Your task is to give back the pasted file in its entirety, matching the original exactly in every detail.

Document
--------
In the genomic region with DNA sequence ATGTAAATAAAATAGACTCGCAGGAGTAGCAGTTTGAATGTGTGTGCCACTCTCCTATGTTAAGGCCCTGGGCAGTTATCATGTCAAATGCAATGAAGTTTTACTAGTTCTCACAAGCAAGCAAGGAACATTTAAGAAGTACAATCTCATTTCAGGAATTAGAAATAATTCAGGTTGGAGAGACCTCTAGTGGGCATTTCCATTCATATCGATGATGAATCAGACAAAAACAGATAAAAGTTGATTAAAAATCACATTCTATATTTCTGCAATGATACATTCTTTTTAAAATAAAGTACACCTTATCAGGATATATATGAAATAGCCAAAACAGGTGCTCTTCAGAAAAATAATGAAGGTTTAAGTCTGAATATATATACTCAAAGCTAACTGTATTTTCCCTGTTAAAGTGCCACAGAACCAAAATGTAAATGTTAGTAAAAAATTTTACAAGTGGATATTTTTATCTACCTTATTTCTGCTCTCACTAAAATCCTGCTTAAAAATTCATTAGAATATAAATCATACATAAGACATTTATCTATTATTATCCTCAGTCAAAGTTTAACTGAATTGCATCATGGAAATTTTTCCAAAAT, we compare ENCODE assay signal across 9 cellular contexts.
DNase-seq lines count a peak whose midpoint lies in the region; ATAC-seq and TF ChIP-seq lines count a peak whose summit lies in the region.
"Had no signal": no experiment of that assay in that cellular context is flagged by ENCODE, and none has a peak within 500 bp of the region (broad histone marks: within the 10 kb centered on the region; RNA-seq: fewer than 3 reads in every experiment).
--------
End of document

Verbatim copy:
In the genomic region with DNA sequence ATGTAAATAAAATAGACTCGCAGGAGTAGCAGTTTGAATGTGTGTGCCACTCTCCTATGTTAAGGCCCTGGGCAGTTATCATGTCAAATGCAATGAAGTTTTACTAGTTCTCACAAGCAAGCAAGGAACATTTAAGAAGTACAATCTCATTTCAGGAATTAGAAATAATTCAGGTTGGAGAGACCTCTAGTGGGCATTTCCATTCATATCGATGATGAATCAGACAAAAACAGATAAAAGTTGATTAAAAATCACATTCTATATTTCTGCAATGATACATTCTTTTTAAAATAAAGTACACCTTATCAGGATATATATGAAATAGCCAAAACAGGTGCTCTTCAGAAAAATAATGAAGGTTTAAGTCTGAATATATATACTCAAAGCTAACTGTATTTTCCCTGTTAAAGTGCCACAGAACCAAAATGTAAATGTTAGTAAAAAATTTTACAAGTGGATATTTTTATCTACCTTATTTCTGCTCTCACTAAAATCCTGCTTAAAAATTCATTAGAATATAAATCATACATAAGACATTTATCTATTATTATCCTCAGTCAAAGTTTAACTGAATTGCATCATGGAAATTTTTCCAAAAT, we compare ENCODE assay signal across 9 cellular contexts.
DNase-seq lines count a peak whose midpoint lies in the region; ATAC-seq and TF ChIP-seq lines count a peak whose summit lies in the region.
"Had no signal": no experiment of that assay in that cellular context is flagged by ENCODE, and none has a peak within 500 bp of the region (broad histone marks: within the 10 kb centered on the region; RNA-seq: fewer than 3 reads in every experiment).